PETER WILBERG'S WORK
The emphasis of my work has been on the relevance of Heideggerian thinking to both psychotherapeutic and medical practice. Its aim has been to shift their focus from the study and classification of psychical or somatic pathologies - in whatever way this may be ‘analysed’ or ‘diagnosed’ - to the capacity of health practitioners themselves to listen and relate to their patients in a manner that is intrinsically therapeutic.
Only Heideggerian thinking allows us to understand listening not just as a ‘communication skill’ but as an intrinsically therapeutic mode of being with others (Mitsein). The therapeutic essence of listening lies, I believe, in its maieutic character (from the Greek maieuesthai – to act as a midwife). Listening – being with oneself and others in silence - is the midwife of speech. What I call ‘maieutic listening’ however, is a specific mode of not only being but bearing with others in the pregnancy of silence – Only such a therapeutic bearing can help another to not only ‘endure’ their own suffering (‘psyhic’ or ‘somatic’) but to bear and body it - allowing it to give birth to a new inner bearing towards the world and other beings.
I have contributed several articles on the ontology of listening and its maieutic character to the Journal of the Society for Existential Analysis. At the same time I have argued for a fundamental shift in the focus of therapeutic listening from experienced psychological processes or somatic symptoms that the client may ‘present’ and be aware of to a resonation on the part of the practitioner with the moods or tonalities of awareness (Grundstimmungen) underlying the client’s whole experience of self and world.
In my presentation on field-phenomenological psychology I present an understanding of ‘moods’ as felt tonalities of awareness or feeling tones (Gefühlstöne). These can only be understood phenomenologically as field-states of awareness - and in this way also a fundamental expression of the field character of awareness as such; that which Heidegger named Lichtung or Feldung.
Field-dynamic phenomenology as such is a trans-Heideggerian phenomenology in which all phenomena are understood as localised events (Ereignisse) occurring and emerging (phuein) from a non-localised field of awareness, and in doing so giving form to a universal ground state of awareness. It understands the ‘self-being’ of the human being as the Er-eignen or ‘selving’ of this ground state of awareness – its self-expression in the form of individualised field-patterns of awareness each of which configures its own ‘world’ or patterned field of awareness. Field-patterns of awareness are essentially those patterned feeling tones or tonalities of awareness that constitute the ‘inner music’ or ‘inner concert’ of the human organism.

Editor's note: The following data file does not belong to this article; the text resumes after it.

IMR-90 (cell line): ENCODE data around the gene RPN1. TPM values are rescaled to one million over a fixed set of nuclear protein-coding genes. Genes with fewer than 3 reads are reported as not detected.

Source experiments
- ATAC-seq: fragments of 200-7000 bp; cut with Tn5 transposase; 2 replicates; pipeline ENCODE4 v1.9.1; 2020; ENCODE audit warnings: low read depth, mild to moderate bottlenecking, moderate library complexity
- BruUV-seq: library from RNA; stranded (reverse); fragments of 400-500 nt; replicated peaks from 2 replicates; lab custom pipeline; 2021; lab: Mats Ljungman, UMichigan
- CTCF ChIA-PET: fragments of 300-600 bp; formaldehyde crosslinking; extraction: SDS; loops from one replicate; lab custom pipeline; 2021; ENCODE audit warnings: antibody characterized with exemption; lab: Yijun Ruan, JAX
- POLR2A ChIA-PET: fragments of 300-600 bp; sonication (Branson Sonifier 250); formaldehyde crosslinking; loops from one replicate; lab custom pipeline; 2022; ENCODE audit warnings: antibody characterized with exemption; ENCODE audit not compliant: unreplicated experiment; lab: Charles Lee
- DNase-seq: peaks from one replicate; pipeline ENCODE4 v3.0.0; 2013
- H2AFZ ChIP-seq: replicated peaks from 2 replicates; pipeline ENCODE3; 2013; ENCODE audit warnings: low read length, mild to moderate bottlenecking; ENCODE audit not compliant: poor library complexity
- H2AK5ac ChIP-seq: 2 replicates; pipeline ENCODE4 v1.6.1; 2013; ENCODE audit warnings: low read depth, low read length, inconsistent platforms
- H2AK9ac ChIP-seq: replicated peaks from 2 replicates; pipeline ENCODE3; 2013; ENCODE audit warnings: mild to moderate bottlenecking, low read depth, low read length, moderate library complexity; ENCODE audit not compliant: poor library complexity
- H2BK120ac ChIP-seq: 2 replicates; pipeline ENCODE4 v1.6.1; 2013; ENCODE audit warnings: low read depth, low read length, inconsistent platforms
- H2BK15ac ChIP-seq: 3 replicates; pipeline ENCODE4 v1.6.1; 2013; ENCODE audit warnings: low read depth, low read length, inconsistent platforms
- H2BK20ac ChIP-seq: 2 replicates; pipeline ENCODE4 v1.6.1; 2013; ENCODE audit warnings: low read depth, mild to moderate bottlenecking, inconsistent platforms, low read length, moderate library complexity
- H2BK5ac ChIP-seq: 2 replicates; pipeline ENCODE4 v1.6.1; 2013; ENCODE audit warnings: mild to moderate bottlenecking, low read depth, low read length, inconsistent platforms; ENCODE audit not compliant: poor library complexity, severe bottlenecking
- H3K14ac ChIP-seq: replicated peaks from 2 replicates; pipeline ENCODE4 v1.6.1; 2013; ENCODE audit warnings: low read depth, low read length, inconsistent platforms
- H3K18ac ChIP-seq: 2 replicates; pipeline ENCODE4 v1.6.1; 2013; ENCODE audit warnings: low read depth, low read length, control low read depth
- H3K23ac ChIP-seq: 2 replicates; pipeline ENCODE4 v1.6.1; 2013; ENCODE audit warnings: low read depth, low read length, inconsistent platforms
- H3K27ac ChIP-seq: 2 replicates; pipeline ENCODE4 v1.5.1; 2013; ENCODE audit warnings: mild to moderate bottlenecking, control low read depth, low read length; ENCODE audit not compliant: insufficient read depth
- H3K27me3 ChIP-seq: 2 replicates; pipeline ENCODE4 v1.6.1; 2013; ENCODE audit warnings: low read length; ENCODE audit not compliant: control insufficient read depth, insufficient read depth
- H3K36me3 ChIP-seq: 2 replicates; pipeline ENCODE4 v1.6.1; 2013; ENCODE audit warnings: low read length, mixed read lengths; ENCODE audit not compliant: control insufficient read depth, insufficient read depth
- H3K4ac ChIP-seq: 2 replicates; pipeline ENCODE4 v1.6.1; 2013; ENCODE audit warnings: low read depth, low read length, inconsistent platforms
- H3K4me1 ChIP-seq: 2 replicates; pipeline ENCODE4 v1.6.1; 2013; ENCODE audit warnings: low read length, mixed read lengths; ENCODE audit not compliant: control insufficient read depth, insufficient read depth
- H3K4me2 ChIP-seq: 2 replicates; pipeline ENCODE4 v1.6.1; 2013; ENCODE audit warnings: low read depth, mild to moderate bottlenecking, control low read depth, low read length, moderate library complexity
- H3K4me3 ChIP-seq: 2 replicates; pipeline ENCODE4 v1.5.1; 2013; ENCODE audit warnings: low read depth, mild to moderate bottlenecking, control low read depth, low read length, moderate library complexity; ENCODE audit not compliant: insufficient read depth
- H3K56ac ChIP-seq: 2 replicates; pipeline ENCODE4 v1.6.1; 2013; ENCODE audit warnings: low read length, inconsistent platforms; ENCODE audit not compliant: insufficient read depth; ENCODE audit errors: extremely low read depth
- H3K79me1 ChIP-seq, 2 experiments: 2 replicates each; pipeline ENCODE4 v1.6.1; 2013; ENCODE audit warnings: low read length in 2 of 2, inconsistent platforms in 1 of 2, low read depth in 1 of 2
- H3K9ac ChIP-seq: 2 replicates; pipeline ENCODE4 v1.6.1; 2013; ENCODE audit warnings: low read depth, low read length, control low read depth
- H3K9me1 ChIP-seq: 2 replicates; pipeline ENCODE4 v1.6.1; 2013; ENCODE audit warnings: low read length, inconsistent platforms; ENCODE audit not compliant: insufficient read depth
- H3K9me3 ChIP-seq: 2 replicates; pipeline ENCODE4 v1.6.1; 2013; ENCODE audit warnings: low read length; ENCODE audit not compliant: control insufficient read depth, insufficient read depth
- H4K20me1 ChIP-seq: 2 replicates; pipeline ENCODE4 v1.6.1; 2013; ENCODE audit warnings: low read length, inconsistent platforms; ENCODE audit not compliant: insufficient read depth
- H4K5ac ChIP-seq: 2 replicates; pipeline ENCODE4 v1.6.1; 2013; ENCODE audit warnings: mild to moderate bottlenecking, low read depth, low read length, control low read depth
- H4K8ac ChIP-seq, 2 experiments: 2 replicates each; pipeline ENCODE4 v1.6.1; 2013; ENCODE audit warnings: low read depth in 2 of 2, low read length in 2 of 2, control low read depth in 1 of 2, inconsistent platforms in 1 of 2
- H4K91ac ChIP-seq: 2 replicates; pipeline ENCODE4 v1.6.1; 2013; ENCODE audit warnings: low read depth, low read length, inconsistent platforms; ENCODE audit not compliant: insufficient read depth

What I term Existential Medicine is a field-phenomenological approach to medicine. Its finds expression in a new organismic understanding of the lived body (Leib) as the musical instrument or organon through which feeling tones are bodied as cell, muscle and organ tone. It is the resonance or dissonance of these organismic feeling tones that determines the health or ‘soundness’ (Ge-sundheit) of the human organism as a whole.
This new understanding of the human organism has led me into a critical dialogue with the theory and practice of ‘somatic psychotherapy’. The two German-translated articles on this site, first published in Energy and Character, the International Journal of Biosynthesis, were an attempt to introduce its readers to an ontological understanding of the human organism and the role of ‘organismic resonance’ between therapist and client in the therapeutic relationship.
It is my firm conviction that Heideggerian thinking opens the way to a new Organismic Ontology of health and healing (see Articles). Only through such an ontology can a true challenge be mounted to the crude philosophical foundations of current biological medicine, and ‘gene therapy’ in particular. In view of the great danger to humanity that Heidegger foresaw in the genetic self-manipulation of humankind, I believe it to be the responsibility of serious Heideggerian thinkers to mount such a challenge. I therefore also include on this site two further presentations - one contrasting ‘human genomics’ with Human Ontology (my preferred translation of Daseinanalyse) and the other setting out the ontological and field-phenomenological foundations of Existential Medicine founded on a new ontology of the human organism.
In my published book entitled Heidegger, Medicine and Scientific Method I not only affirm Heidegger’s status as “the foundational medical researcher” (Medard Boss) but describe a fundamentally new organismic and field-phenomenological approach to the practice of medicine. In this book, as in The Therapist as Listener, I seek to show how health practitioners can not only learn from Heidegger’s profound insight into the bodily dimension of human being (Dasein), but also how they can actively body this understanding in their own embodied relation to their patients.
My intent is that through the articles and books on this site – and the contributions I sincerely invite others to make to it – Heidegger’s radical critique of current medical-scientific models of health and illness can be transformed into a new pathosophy or ‘wisdom of feeling’ - one which affirm the innate meaningfulness of the human being’s own felt ‘dis-ease’ or pathos, and which understands all illness as a disposition in which the individual finds themselves pregnant with a new way of bearing (bären) and bodying (leiben) their innermost being.
“A disposition can confine man in his corporeality as in a prison. Yet it can also carry him though corporeality as one of the paths leading out of it.”